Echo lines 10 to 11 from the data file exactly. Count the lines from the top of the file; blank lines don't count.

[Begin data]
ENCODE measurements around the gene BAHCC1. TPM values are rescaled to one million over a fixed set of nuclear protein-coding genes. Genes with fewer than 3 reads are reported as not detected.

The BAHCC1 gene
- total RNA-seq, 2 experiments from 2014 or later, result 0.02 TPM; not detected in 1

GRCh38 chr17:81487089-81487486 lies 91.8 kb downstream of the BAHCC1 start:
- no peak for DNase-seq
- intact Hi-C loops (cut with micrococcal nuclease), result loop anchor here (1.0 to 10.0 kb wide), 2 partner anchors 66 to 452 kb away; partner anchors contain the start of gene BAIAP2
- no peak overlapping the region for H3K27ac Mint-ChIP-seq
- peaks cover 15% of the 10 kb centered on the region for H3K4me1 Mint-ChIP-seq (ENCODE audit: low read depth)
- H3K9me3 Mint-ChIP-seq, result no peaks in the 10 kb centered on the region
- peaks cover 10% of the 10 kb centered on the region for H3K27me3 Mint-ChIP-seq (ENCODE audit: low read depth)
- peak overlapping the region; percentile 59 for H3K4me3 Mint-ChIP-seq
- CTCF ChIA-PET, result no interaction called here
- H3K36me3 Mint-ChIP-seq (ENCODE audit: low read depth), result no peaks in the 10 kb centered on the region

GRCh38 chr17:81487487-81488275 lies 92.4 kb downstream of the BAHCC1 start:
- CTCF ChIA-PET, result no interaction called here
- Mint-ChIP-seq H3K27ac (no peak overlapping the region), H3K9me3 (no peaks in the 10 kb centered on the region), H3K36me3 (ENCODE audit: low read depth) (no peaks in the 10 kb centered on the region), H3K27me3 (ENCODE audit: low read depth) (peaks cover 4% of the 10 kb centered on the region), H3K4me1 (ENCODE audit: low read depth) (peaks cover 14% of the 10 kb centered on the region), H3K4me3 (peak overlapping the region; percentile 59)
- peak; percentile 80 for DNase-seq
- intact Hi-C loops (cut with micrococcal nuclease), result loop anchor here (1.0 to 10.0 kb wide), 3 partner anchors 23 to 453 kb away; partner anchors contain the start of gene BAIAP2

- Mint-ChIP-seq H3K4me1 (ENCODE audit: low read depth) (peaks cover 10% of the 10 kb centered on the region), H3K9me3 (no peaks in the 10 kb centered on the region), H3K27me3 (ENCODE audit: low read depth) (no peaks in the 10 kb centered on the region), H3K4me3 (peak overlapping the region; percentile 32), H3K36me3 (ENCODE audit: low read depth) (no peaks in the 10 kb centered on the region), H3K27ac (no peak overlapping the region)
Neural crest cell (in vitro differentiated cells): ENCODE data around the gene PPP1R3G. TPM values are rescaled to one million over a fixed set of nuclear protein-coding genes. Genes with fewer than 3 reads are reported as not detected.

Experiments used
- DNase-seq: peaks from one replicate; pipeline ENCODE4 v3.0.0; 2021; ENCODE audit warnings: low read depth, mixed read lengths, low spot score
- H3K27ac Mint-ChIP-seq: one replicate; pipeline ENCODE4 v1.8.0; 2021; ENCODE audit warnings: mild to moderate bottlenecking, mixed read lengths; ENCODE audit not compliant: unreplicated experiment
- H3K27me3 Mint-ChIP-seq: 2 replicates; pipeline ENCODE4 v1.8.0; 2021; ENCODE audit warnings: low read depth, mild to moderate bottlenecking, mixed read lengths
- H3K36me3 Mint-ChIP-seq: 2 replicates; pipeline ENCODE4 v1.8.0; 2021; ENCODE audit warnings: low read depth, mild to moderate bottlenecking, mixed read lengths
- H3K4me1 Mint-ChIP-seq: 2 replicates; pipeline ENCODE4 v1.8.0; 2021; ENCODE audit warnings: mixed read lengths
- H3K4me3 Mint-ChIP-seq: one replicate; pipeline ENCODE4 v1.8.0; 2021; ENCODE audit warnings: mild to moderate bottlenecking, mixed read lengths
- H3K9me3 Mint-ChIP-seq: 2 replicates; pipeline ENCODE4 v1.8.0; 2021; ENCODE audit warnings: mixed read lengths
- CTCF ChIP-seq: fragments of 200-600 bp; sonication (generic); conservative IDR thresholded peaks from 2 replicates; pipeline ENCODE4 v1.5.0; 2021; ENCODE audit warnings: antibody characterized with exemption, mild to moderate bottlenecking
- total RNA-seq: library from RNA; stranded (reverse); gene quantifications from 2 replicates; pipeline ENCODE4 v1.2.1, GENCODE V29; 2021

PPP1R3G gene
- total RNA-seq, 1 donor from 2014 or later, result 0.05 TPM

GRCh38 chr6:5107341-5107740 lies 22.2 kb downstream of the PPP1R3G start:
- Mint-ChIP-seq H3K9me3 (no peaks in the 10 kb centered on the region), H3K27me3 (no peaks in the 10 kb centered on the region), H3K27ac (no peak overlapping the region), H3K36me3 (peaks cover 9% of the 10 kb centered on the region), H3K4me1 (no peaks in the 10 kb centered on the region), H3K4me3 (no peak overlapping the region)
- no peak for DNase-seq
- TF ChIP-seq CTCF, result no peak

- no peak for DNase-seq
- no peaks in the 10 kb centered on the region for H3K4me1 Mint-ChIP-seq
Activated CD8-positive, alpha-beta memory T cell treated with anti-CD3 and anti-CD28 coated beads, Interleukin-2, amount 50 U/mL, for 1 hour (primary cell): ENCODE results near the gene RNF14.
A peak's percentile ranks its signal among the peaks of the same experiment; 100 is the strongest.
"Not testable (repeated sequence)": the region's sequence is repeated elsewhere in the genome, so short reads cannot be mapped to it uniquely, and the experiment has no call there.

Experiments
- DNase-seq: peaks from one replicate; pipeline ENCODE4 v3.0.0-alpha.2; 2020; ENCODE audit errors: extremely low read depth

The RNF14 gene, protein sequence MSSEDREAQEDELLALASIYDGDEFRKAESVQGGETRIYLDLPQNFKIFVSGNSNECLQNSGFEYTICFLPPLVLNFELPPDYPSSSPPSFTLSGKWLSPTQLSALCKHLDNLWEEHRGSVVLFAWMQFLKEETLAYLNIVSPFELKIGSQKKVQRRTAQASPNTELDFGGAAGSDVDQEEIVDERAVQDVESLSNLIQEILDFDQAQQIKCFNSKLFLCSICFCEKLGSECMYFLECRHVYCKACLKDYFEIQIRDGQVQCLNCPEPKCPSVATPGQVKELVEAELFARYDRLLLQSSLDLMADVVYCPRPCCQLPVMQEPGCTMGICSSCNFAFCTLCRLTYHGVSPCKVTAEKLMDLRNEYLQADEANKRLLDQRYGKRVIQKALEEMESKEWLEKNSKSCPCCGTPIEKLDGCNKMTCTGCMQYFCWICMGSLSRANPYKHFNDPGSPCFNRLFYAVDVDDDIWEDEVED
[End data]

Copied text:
- peaks cover 10% of the 10 kb centered on the region for H3K27me3 Mint-ChIP-seq (ENCODE audit: low read depth)
- peak overlapping the region; percentile 59 for H3K4me3 Mint-ChIP-seq